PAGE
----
Audiotapes of the focus groups/interviews were transcribed verbatim, and all Spanish-language focus groups/interviews were translated from Spanish to English. Translations were reviewed by a Ph.D.-level consultant to improve the cultural relevancy and that cultural meanings were accurately captured. Data analysis was conducted by two members of the research team, one of whom was an interviewer who collected the data. After reading and reviewing the transcripts individually, members of the analysis team generated codes, which were discussed during team meetings and modified based on group consensus. From this, the analysis team developed a coding structure, (i.e., a hierarchical set of constructs that account for the phenomena seen in the data) and then further developed and refined the list of codes as additional transcripts were coded and discussed. After all of the transcripts were coded and the concepts were examined, the analysis team conducted cross-case and comparative analyses. To do this, the team identified consistent patterns in meaning, concepts, and themes across the focus groups/interviews (cross-case) and then examined comparative differences based on gender and ethnicity.29,31 Where gender and/or site differences emerged, they are noted in the explanation of the results.
Seven refined major themes emerged in the focus groups salient to the stressors of the youth living with HIV that were interviewed, including: (1) initial psychosocial responses to HIV diagnosis, (2) disclosure to family and friends, (3) stigma related to receiving an HIV diagnosis, (4) body image and concerns of the physical changes associated with HIV and antiretroviral medications, (5) taking antiretroviral medications and side effects, (6) the disruption of their future life goals, and (7) reproductive health concerns. Additionally youth discussed sources of support and coping that helped them move beyond these initial stressors.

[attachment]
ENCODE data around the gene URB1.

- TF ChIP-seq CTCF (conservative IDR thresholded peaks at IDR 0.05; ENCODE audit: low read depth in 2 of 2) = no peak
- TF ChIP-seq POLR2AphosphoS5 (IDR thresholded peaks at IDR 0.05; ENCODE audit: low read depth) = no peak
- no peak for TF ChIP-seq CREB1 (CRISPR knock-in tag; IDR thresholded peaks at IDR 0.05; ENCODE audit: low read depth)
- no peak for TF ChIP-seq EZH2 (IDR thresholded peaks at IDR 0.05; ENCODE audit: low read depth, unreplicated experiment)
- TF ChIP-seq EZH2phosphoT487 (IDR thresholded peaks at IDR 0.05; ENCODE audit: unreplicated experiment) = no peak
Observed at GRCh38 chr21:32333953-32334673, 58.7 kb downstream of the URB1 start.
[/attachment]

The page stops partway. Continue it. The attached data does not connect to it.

The youth described anger and depression as initial reactions to receiving their HIV test results. A couple of youth reported needing to take more than one test before finally accepting they had HIV and before being able to accept health care. During this time, youth discussed psychosocial adjustment to HIV as a difficult process.
It didn't really last too long. Like the first thing, issue, which is like the shock, maybe two weeks, where I was just like crying constantly. Just feeling depressed and stuff.—Latino male, English speaker
Well, what happened was that…I looked at the tests, stared, and closed the letter, put it in my pocket, then when I came out of there, I ripped it. Well, I didn't go to [the clinic].…Well, I wouldn't give the sickness any importance…Anyway, I continued, bam! I went to [clinic]…a month and a half [later], around that time.— Latino male, Spanish speaker
I can't believe it!…2 years and I…I was diagnosed, I still don't want to go to the doctor.— Latina female, Spanish speaker
Moreover, those who were new mothers and newly diagnosed with HIV, also describe the emotional difficulty in receiving their HIV diagnosis, not just for themselves but also for their newborn baby. For new mothers, it was also difficult to assess whether the depression was characteristic of postpartum events or due to their initial reaction to HIV or both.
I got very depressed, I had just given birth…because I have a son and they had to hospitalize me for my depression. Then, like I am telling you, it was difficult because I did not expect…[HIV] and because I had a newborn son, I had to be there for my son, but I couldn't…—Latina female, Spanish speaker